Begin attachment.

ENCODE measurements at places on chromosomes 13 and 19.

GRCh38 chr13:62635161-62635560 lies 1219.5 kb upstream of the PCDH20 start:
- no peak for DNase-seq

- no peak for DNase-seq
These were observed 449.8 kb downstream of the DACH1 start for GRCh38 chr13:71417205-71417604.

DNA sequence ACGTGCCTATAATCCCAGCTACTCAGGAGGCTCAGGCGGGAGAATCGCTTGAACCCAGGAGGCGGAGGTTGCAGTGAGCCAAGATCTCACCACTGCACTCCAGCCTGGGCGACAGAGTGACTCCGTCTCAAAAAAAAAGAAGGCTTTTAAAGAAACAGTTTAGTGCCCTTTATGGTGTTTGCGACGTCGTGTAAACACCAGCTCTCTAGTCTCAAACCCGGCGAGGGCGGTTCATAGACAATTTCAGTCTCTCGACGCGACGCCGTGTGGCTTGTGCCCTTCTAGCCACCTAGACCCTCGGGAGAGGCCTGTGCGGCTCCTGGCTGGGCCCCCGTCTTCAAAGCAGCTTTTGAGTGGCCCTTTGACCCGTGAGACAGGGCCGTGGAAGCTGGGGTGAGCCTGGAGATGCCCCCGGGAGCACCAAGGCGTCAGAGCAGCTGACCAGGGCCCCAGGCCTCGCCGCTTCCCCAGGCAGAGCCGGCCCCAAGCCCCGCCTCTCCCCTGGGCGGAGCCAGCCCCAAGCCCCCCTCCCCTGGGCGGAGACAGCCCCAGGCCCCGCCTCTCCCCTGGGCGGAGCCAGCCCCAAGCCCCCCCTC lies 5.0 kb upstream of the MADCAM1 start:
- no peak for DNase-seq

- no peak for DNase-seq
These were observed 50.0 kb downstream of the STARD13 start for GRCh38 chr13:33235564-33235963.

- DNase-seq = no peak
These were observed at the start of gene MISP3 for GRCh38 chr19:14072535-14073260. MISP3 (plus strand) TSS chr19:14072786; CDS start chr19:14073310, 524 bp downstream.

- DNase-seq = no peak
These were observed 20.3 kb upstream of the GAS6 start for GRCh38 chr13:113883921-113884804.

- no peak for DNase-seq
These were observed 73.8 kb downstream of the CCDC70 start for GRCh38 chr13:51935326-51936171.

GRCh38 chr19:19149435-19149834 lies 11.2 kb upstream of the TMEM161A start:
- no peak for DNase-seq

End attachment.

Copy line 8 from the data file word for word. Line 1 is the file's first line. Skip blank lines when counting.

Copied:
- no peak for DNase-seq